July 30, 2019 report
PSR J2055+3829 is an eclipsing 'black widow' pulsar, study finds
By conducting timing observations, astronomers have uncovered important insights into the properties of the millisecond pulsar PSR J2055+3829. Results of the observations, presented in a paper published July 23 on arXiv.org, indicate that this object is an eclipsing "black widow" pulsar.
The most rapidly rotating pulsars, those with rotation periods below 30 milliseconds, are known as millisecond pulsars (MSPs). It is assumed that they are formed in binary systems when the initially more massive component turns into a neutron star that is then spun-up due to accretion of matter from the secondary star.
A class of extreme binary pulsars with semi-degenerate companion stars is dubbed "spider pulsars." These objects are further categorized as "black widows" if the companion has extremely low mass (less than 0.1 solar masses), while if the secondary star is heavier they are called "redbacks."
Discovered in 2017 by the Nançay Radio Telescope (NRT), PSR J2055+3829 is an MSP with a rotational period of approximately 2.09 milliseconds and a dispersion measure of about 91.9 parsecs/cm3. It has a low-mass companion in a tight 3.1-hour orbit.
Now, a team of astronomers led by Lucas Guillemot of University of Orléans in France, unveiled new findings regarding the properties of this pulsar. Using NRT, the researchers performed timing observations of PSR J2055+3829, mainly at 1.4 GHz, which allowed them learn more about the nature and class of this object.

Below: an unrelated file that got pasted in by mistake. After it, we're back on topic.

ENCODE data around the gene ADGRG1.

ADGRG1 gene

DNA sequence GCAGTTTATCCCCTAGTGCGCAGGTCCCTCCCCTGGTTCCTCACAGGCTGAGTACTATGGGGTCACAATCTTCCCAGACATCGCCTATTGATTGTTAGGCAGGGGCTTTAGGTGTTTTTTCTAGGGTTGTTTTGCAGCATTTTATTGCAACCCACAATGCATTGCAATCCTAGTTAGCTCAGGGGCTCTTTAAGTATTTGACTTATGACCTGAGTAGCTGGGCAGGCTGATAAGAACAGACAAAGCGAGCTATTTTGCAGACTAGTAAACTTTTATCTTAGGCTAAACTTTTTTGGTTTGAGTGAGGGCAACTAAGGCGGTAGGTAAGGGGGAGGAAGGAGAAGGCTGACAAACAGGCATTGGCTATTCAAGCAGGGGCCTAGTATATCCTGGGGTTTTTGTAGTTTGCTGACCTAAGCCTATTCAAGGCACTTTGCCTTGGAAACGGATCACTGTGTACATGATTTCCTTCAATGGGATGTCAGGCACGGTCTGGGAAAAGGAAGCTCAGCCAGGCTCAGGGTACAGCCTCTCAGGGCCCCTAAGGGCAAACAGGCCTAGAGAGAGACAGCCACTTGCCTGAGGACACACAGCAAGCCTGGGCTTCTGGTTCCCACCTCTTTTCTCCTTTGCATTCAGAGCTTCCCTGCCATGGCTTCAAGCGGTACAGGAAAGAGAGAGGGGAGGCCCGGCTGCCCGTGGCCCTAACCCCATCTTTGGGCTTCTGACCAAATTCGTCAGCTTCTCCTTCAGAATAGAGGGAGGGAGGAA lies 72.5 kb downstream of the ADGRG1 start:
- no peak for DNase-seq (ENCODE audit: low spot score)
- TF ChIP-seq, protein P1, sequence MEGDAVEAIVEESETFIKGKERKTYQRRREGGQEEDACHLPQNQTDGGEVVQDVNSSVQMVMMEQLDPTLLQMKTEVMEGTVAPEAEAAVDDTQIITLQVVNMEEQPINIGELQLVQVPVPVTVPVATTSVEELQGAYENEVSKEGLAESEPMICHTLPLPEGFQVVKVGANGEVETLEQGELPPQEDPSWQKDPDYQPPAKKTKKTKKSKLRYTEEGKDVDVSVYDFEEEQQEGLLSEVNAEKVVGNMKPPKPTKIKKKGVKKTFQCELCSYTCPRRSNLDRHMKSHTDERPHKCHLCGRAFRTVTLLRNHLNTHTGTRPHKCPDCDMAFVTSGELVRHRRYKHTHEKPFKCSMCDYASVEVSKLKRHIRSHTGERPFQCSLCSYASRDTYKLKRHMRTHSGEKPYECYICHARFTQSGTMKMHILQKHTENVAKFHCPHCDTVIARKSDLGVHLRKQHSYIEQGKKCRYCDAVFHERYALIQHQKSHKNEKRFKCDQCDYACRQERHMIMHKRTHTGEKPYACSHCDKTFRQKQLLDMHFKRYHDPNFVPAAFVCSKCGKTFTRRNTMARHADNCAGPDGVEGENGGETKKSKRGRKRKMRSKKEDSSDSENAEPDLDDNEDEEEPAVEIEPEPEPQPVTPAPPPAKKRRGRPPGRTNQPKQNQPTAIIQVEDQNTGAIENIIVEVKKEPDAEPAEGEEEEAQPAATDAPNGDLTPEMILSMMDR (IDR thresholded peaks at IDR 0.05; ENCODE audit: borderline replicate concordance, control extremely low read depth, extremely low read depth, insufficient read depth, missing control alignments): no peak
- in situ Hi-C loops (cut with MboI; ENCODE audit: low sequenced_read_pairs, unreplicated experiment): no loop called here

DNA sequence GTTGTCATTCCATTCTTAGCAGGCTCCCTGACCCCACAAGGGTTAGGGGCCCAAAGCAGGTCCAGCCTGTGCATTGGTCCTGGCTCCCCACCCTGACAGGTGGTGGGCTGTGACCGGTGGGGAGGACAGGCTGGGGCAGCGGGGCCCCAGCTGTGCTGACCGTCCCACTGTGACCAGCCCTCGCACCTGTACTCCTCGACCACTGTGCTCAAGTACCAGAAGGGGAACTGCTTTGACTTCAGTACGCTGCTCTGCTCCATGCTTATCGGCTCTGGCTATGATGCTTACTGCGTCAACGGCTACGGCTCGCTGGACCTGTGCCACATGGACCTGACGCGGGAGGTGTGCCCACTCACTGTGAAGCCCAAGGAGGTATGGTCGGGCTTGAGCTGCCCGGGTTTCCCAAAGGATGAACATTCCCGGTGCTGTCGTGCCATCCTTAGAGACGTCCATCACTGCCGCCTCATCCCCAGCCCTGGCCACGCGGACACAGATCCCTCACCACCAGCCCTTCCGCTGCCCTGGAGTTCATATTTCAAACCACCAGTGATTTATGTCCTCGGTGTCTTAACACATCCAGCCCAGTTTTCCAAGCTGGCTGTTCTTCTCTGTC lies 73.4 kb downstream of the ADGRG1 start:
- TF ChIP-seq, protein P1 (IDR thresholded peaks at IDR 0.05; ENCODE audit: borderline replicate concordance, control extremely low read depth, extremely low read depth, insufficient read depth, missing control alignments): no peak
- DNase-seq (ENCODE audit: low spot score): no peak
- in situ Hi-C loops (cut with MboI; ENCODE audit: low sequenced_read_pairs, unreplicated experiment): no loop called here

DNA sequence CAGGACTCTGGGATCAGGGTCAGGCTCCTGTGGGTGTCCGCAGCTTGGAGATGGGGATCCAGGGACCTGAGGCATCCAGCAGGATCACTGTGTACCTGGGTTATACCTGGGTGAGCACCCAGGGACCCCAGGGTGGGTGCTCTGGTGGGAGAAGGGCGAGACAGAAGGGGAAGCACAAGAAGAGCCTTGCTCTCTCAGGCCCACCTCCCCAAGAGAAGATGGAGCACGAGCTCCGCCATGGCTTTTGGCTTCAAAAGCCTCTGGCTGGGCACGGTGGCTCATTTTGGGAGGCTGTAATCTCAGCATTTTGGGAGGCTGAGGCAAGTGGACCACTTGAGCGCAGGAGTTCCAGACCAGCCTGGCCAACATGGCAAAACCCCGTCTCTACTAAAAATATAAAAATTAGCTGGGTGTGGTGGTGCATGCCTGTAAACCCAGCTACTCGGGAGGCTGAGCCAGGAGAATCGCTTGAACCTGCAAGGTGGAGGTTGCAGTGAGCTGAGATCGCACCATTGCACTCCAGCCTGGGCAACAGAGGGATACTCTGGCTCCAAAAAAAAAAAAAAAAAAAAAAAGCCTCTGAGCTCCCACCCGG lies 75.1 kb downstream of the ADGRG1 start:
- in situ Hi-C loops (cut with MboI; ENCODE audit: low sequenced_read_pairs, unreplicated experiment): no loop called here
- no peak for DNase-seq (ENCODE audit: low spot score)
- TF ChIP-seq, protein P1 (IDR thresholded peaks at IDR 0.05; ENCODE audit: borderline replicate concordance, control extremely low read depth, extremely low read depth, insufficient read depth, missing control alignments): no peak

"We report on the timing observations of the millisecond pulsar PSR J2055+3829 originally discovered as part of the SPAN512 survey conducted with the Nançay Radio Telescope," the astronomers wrote in the paper.
According to the paper, the timing observations have identified eclipses of the pulsar's radio signal. In particular, at 1.4 GHz, the pulsar was found to be eclipsing for about 10 percent of the orbit, for a few minutes around superior conjunction of the system. These eclipses, asymmetric and variable, are most likely caused by the outflow of material from the companion.
The mass of the pulsar's companion was calculated to be most likely between 0.023 and 0.053 solar masses. Therefore, taking into account the companion's estimated mass, the presence pf radio eclipses, and the detection of time variations of the orbital period, the researchers classified PSR J2055+3829 as an eclipsing "black widow" pulsar.
The study found that the mass of the pulsar is most likely around 1.4 solar masses and that the both objects are separated by approximately 1.2 solar radii. By comparing the results with other studies, the researchers concluded that eclipsing "black widows" have in general higher mass functions than their non-eclipsing counterparts. They also try to explain what could be responsible for such trend.
"Larger inclinations could explain the higher mass functions of eclipsing BWs [black widows]. On the other hand, the mass function distributions of Galactic disk and globular cluster BWs appear to be consistent, suggesting, despite the very different environments, the existence of common mechanisms taking place in the last stages of evolution of BWs," the astronomers underlined.
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